Finding life on exoplanets from telescopic observations is the ultimate goal of exoplanet science. Life produces gases and other substances, such as pigments, which can have distinct spectral or photometric signatures. Whether or not life is found in future data must be expressed with probabilities, requiring a framework for biosignature assessment. We present such a framework, which advocates using biogeochemical “Exo-Earth System” models to simulate potentially biogenic spectral or photometric data. Given actual observations, these simulations are then used to find the Bayesian likelihoods of those data occurring for scenarios with and without life. The latter includes “false positives” where abiotic sources mimic biosignatures. Prior knowledge of factors influencing inhabitance, including previous observations, is combined with the likelihoods to give the probability of life existing on a given exoplanet. Four components of observation and analysis are used. 1) Characterization of stellar (e.g., age and spectrum) and exoplanetary system properties, including “external” exoplanet parameters (e.g., mass and radius) to determine its suitability for life. 2) Characterization of “internal” exoplanet parameters (e.g., climate) to evaluate whether an exoplanet surface can host life. 3) Assessment of potential biosignatures through environmental context (components 1-2) and corroborating evidence. 4) Exclusion of false positives. The resulting Bayesian probabilities of life detection map to five confidence levels, ranging from “very likely” to “very unlikely” inhabited.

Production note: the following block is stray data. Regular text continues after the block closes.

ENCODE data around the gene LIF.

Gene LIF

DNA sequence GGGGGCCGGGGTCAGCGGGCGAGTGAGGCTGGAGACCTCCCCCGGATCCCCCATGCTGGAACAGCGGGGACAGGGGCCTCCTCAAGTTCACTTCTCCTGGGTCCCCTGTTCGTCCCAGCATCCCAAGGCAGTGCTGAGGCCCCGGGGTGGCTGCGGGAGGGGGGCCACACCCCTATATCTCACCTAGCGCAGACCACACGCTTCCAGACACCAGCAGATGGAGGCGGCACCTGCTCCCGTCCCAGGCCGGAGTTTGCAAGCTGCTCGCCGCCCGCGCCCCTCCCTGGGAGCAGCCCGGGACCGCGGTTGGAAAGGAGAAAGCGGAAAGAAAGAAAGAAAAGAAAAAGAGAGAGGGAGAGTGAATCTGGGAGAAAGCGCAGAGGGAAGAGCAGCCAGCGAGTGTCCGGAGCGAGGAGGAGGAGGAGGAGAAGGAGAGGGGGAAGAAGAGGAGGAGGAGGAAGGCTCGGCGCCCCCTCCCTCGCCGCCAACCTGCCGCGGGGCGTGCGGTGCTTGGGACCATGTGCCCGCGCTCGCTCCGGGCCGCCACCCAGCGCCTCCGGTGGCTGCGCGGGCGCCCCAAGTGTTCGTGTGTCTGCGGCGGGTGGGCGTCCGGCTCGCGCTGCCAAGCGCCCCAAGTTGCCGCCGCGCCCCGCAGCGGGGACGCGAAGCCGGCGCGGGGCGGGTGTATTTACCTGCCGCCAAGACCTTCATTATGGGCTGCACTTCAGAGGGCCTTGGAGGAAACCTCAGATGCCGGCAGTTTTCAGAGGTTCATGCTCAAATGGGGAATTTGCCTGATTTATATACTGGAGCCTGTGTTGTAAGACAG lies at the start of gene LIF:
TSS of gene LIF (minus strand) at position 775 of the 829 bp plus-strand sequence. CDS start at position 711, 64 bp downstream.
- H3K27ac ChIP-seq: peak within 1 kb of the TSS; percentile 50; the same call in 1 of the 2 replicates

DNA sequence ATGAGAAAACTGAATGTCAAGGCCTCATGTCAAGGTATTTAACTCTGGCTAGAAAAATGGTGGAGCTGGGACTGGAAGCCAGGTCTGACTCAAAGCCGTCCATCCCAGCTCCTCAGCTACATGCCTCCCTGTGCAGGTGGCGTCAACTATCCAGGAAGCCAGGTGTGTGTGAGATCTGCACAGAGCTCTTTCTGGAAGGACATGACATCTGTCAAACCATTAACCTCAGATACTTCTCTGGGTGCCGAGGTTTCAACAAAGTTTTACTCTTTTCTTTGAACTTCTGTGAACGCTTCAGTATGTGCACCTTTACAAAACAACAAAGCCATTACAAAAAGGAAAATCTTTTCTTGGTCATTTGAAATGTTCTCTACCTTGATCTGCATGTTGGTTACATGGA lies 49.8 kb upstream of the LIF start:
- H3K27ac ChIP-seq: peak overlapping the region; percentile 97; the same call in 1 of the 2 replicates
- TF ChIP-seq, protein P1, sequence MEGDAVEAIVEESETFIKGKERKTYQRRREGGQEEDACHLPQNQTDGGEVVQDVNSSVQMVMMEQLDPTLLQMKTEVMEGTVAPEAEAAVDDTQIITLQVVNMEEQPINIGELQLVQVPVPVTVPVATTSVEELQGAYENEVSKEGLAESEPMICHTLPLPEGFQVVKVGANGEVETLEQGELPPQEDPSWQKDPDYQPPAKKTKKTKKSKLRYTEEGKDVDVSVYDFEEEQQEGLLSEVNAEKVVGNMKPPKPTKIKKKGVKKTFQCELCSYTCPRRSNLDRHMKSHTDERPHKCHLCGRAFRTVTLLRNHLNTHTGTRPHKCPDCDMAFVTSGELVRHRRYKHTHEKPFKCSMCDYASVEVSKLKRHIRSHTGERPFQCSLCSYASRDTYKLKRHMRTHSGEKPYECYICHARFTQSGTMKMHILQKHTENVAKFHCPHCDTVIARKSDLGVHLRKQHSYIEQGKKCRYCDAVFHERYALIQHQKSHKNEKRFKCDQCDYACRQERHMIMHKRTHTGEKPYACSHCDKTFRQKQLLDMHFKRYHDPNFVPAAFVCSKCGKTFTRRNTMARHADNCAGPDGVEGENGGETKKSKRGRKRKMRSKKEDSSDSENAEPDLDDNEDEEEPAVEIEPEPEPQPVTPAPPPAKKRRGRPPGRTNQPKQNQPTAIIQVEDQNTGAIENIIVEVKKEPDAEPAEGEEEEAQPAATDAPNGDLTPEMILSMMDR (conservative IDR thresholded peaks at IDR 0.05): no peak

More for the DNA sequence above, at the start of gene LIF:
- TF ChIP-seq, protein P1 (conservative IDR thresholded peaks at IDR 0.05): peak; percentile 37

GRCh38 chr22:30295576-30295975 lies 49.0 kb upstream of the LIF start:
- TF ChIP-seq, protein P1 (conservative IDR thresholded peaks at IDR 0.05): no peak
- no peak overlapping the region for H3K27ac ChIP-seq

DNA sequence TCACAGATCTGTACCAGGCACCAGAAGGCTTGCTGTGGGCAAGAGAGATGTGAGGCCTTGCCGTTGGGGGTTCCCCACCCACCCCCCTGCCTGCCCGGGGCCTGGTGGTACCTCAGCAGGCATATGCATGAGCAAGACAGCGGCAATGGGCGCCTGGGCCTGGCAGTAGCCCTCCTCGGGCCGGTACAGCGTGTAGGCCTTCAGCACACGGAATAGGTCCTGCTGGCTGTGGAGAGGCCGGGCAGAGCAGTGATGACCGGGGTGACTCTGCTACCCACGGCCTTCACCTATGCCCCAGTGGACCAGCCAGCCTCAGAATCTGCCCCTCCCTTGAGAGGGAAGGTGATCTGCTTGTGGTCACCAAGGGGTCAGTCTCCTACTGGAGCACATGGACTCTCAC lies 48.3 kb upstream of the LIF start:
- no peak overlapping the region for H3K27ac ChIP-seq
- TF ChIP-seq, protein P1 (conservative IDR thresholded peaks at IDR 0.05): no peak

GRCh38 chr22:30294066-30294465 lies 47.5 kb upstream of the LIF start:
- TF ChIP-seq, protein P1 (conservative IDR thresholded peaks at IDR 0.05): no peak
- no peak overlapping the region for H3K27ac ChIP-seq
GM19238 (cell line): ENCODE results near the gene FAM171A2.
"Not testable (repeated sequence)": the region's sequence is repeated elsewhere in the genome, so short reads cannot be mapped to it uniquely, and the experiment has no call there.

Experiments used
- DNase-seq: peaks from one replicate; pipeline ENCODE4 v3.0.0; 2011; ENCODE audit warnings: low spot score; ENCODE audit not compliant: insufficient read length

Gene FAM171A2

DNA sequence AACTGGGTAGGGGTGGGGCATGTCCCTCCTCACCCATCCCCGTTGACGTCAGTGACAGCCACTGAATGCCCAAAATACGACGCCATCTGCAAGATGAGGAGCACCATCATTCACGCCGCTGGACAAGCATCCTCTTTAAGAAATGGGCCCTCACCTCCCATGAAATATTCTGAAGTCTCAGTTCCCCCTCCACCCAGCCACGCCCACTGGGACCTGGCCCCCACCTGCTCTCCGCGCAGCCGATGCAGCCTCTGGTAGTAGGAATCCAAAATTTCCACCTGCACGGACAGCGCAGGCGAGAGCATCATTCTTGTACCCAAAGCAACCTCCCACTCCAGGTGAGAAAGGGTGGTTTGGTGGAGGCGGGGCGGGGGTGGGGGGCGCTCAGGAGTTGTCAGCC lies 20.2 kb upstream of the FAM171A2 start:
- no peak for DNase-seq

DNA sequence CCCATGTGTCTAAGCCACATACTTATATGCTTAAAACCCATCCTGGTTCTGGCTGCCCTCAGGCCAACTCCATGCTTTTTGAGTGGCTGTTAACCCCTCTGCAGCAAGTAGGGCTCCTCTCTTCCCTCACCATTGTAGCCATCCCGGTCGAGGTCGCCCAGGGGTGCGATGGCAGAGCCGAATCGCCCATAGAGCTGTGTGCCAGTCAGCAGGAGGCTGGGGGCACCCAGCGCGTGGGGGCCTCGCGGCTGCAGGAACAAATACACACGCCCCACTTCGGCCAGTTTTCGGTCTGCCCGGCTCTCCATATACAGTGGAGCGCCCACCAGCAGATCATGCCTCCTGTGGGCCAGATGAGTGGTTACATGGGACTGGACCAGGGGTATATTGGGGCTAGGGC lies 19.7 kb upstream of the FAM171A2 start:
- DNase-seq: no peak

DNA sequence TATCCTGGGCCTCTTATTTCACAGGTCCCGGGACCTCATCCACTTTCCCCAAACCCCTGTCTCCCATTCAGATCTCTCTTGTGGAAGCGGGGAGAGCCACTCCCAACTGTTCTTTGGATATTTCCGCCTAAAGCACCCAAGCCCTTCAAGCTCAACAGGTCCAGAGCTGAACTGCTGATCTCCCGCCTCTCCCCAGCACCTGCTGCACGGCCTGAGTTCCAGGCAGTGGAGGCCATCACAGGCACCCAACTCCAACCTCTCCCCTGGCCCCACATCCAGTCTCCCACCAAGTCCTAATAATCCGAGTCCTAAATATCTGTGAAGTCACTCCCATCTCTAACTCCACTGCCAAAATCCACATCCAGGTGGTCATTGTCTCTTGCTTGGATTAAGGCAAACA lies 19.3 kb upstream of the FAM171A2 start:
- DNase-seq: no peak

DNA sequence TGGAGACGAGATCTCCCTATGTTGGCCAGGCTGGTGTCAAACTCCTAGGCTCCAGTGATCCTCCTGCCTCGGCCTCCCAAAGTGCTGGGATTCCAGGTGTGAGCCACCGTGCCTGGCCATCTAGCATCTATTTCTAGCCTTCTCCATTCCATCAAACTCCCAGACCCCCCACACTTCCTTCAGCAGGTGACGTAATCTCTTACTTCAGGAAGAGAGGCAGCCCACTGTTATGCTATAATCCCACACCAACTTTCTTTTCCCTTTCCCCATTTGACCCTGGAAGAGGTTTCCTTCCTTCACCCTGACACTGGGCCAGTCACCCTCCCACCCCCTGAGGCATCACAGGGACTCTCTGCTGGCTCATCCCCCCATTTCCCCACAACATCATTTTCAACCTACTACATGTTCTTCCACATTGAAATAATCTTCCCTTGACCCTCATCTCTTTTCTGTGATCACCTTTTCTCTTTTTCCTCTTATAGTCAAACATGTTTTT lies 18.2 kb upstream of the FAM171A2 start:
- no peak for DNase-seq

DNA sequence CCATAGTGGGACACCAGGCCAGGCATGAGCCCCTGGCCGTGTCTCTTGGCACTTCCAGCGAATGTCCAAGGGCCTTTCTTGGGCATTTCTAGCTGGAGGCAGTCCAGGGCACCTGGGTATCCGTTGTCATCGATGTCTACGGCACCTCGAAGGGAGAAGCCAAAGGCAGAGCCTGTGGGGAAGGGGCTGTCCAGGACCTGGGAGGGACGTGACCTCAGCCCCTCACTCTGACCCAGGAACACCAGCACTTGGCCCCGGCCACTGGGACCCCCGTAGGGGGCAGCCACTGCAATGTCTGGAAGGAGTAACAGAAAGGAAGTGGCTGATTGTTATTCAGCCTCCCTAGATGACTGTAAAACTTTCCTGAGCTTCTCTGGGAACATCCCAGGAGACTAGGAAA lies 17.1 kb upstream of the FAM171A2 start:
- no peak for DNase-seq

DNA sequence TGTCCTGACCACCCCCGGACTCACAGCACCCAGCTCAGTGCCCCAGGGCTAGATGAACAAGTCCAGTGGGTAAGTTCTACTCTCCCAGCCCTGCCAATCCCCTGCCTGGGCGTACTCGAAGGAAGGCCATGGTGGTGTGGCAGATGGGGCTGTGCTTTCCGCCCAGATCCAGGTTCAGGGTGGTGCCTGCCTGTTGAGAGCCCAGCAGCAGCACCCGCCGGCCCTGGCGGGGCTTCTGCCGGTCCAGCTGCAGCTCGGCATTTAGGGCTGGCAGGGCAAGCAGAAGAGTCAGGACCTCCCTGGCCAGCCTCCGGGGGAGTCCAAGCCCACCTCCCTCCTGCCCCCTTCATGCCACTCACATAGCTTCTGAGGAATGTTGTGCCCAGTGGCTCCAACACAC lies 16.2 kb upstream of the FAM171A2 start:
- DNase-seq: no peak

D. Catling, J. Krissansen-Totton, N. Kiang, et. al.
Fri, 19 May 17
Comments: Part of a NASA Nexus for Exoplanet System Science (NExSS) series of 5 papers, to be submitted to Astrobiology. Comments welcome. 42 pages, 2 figures, 6 tables